• Scientists at MIT have achieved the lowest temperature ever recorded, half a billionth of a kelvin (0.5 nanokelvin) above absolute zero, in sodium gas. At that speed, atoms move about 12 cm/second.[136]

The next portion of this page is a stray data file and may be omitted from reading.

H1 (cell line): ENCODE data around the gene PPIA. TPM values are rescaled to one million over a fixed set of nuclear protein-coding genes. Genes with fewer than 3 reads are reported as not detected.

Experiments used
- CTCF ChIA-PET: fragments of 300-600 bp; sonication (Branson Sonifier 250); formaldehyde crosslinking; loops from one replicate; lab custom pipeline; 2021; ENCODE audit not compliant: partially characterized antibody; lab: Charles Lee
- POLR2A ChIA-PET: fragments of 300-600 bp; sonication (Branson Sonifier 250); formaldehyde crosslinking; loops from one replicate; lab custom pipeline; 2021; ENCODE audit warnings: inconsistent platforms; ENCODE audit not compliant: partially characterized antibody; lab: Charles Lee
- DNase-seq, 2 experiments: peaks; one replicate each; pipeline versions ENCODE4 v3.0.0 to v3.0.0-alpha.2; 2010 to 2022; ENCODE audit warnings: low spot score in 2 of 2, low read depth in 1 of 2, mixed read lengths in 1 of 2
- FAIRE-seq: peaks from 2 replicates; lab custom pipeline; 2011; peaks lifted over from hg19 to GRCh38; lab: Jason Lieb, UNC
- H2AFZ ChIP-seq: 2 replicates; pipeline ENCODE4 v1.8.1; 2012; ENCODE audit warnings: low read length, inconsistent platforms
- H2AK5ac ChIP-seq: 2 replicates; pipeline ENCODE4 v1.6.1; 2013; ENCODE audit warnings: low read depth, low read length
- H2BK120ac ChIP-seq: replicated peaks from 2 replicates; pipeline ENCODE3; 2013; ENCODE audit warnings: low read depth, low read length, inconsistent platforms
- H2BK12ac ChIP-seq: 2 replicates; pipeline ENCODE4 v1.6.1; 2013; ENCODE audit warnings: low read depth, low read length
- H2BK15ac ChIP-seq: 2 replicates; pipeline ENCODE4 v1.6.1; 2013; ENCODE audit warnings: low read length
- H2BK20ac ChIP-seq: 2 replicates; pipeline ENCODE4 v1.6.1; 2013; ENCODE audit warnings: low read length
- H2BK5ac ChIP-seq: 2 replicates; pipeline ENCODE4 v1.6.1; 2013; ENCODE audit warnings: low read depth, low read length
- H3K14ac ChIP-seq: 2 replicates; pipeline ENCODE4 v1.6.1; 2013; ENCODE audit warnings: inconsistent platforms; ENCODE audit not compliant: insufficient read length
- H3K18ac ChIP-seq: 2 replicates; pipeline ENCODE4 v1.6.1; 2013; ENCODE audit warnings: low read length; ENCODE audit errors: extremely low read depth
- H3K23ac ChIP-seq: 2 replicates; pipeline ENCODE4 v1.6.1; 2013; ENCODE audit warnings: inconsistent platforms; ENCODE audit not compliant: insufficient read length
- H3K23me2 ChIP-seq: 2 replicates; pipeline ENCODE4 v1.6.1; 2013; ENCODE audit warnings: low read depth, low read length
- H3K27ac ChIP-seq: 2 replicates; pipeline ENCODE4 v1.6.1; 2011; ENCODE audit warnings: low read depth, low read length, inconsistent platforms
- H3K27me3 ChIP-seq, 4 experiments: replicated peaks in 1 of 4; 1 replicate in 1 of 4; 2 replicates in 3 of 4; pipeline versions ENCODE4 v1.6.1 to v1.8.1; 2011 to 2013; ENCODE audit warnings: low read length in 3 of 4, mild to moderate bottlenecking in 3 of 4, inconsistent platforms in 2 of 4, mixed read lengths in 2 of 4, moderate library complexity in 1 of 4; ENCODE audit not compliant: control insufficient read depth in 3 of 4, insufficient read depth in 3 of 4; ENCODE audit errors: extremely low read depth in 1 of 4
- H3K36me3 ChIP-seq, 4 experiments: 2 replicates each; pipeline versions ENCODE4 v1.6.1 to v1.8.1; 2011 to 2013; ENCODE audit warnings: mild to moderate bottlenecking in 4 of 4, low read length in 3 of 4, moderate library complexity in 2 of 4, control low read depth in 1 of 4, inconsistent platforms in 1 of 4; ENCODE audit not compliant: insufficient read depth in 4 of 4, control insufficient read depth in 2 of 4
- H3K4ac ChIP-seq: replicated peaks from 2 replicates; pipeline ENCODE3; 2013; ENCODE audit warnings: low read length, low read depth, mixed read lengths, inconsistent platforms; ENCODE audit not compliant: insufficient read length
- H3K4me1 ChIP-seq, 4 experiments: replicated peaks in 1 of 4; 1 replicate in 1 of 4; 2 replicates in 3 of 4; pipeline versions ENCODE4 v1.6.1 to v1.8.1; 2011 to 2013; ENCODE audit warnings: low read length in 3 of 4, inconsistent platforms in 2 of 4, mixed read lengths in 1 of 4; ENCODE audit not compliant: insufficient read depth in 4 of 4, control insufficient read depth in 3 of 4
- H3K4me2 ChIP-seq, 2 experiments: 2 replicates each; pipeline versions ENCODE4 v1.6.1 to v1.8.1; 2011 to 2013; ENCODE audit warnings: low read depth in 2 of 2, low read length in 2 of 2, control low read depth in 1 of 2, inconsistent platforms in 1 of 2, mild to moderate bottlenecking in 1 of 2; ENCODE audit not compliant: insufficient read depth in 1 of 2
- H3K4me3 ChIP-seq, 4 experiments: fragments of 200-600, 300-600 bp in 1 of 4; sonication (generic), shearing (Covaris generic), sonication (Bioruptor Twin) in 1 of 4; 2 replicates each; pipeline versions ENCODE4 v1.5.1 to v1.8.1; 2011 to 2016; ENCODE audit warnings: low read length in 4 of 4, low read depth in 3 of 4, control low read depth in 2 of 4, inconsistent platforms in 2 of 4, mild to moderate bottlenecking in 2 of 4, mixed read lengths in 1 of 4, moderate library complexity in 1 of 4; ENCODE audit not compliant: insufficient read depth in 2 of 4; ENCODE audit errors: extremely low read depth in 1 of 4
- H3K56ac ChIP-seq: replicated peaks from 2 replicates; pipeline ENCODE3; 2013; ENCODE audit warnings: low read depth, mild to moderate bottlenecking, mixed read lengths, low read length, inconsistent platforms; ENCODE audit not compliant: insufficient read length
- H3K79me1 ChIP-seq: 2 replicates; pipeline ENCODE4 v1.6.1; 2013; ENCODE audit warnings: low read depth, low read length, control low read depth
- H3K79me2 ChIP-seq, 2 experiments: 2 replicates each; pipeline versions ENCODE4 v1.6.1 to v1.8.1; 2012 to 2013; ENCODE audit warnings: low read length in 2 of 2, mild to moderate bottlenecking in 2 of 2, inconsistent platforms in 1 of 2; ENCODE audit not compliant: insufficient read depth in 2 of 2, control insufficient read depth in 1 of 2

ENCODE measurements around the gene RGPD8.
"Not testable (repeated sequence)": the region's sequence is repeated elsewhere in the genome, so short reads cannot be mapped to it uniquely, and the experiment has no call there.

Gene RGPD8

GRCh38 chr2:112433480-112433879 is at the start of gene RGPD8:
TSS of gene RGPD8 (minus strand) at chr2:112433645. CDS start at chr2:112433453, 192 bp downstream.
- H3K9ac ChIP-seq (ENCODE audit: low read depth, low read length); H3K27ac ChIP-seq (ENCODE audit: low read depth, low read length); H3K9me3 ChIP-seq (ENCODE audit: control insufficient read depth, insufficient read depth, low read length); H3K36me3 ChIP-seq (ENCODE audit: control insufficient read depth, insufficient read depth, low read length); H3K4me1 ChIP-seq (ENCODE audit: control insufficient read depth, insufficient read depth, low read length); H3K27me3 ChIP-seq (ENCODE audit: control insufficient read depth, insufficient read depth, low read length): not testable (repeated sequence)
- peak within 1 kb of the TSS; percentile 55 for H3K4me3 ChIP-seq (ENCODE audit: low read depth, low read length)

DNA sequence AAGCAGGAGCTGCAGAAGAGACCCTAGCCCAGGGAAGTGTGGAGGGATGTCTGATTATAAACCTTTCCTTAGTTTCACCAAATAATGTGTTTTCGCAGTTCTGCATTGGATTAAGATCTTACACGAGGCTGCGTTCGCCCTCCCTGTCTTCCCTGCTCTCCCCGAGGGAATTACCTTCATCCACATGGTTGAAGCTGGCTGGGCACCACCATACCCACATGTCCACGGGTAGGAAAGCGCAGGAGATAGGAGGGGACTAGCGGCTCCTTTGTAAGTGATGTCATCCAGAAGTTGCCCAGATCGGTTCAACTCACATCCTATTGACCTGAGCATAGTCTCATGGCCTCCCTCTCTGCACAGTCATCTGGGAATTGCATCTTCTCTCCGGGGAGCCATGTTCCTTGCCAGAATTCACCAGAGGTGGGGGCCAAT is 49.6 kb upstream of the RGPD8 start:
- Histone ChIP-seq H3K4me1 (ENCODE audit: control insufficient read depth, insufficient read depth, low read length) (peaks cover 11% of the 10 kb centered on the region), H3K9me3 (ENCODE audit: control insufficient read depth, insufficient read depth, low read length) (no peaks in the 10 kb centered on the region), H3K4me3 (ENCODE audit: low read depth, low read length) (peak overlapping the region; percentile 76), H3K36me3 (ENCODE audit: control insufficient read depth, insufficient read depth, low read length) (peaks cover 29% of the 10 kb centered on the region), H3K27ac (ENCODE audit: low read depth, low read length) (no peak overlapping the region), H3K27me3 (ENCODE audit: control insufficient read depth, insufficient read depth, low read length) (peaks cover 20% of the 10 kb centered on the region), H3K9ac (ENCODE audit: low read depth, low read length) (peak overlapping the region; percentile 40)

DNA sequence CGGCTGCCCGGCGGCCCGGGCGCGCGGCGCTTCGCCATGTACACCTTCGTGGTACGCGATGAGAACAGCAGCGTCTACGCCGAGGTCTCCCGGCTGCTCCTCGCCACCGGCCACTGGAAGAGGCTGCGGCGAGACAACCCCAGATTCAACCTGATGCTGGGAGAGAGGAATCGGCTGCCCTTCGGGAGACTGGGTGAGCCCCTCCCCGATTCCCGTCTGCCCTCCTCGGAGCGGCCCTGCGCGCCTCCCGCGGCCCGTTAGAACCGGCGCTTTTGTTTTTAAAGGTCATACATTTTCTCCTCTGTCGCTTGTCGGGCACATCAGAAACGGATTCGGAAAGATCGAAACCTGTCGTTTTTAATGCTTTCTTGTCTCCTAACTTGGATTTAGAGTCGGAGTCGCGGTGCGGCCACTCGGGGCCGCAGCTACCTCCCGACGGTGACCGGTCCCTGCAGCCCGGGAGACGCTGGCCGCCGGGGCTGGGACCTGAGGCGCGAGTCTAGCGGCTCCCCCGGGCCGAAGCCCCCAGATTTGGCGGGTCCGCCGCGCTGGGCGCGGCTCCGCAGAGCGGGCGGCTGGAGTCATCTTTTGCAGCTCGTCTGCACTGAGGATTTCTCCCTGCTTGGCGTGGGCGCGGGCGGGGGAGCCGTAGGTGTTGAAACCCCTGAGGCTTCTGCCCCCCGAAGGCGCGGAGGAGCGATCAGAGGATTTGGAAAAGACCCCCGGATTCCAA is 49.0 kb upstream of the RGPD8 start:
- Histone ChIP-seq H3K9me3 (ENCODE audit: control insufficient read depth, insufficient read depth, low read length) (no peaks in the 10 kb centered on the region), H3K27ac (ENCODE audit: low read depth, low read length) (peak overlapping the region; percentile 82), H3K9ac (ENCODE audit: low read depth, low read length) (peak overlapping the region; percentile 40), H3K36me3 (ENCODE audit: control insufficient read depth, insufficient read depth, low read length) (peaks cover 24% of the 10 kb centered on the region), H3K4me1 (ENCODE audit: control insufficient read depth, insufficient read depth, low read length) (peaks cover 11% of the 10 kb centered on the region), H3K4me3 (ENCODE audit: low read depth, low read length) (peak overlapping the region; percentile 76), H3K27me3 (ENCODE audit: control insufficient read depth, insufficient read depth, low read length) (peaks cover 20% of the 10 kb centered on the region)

September 11 is the 254th day of the year (255th in leap years). ... 2003 is a common year starting on Wednesday of the Gregorian calendar. ... The war on terrorism or war on terror (abbreviated in U.S. policy circles as GWOT for Global War on Terrorism[1][2]) is an effort by the governments of the United States and its principal allies, the aim of which, they have declared, is to destroy groups deemed to... The following is a timeline of acts and failed attempts that can be considered terrorism. ... The United States Department of State, often referred to as the State Department, is the Cabinet-level foreign affairs agency of the United States government, equivalent to foreign ministries in other countries. ... Al-Qaeda (Arabic: القاعدة, the foundation or the base) is the name given to a worldwide network of militant Islamist organizations under the leadership of Osama bin Laden. ... The United States Department of State, often referred to as the State Department, is the Cabinet-level foreign affairs agency of the United States government, equivalent to foreign ministries in other countries. ... Citizenship is membership in a political community (originally a city but now a state), and carries with it rights to political participation; a person having such membership is a citizen. ... Employment is a contract between two parties, one being the employer and the other being the employee. ... The World Trade Center on fire The September 11, 2001 attacks were a series of coordinated terrorist attacks against the United States on September 11, 2001. ... The chemical agent in the context of a work place hazard is a chemical that may be hazardous due to its physical or toxicological characteristics. ... A biological agent is an infectious disease that can be used in bioterrorism or biological warfare. ... A minister or a secretary is a politician who heads a government ministry or department (e. ... Anna Lindh Photo: Pawel Flato Anna Lindh (June 19, 1957–September 11, 2003) was a Swedish Social Democratic politician, Minister for the Environment (1994–1998) and Minister for Foreign Affairs in the Swedish Government, from 1998 until her death. ... Stockholm  listen? is the capital and the largest city of Sweden. ... The euro (€; ISO 4217 code EUR) is the currency of twelve European Union member states: Austria, Belgium, Finland, France, Germany, Greece, Ireland, Italy, Luxembourg, the Netherlands, Portugal, and Spain. ... ‹The template below has been proposed for deletion. ... Yasser Arafat Yasser Arafat (August 4 or August 24, 1929 – November 11, 2004), born Muhammad `Abd ar-Rauf al-Qudwa al-Husayni (Arabic محمد عبد الرؤوف القدوة الحسيني) and also known as Abu `Ammar (ابو عمّار), was co-founder and Chairman of the Palestine Liberation Organization (PLO) (1969–2004); President1 of the Palestinian National Authority (PNA... The West Bank The Palestinian National Authority (PNA or PA) is a semi-autonomous state institution nominally governing the bulk of the West Bank and the Gaza Strip (which it calls the Palestinian Territories). It was established as a part of Oslo accords between the PLO and Israel. ... The Israel Defense Forces (IDF) (Hebrew: צבא ההגנה לישראל Tsva Ha-Haganah Le-Yisrael ([Army] Force [for] the Defense of Israel), often abbreviated צהל Tsahal, alternative English spelling Tzahal, is the name of Israels armed forces (army, air force and navy). ... The United States Department of State, often referred to as the State Department, is the Cabinet-level foreign affairs agency of the United States government, equivalent to foreign ministries in other countries. ... Ramallah (Arabic: رام الله) is a West Bank city of approximately 57,000 residents, which is currently under Palestinian Authority control. ... Ahmed Ali Mohammed Qurei (or Qureia), also known as Abu Alaa, was the Speaker of the Palestinian Legislative Council and is currently Prime Minister and holds the security portfolio of the Palestinian Authority. ... A minister for foreign affairs, or foreign minister, is a cabinet minister that helps to form foreign policy for sovereign nations. ... Igor Sergeyevich Ivanov (Russian, Игорь Сергеевич Иванов) became Russias Minister of Foreign Affairs in 1998, succeeding Yevgeny Primakov. ... The Massachusetts Institute of Technology, or MIT, is a research institution and university located in the city of Cambridge, Massachusetts along the Charles River and across from Bostons Back Bay district. ... Temperature is the physical property of a system which underlies the common notions of hot and cold; the material with the higher temperature is said to be hotter. ... To help compare different orders of magnitude this page lists temperatures between 1 picokelvin (10-12 K) and 1 nanokelvin (10-9 K). ... Absolute zero is the highest temperature that can be obtained in any macroscopic system. ... General Name, Symbol, Number sodium, Na, 11 Series alkali metal Group, Period, Block 1 (IA), 3, s Density, Hardness 968 kg/m3, 0. ...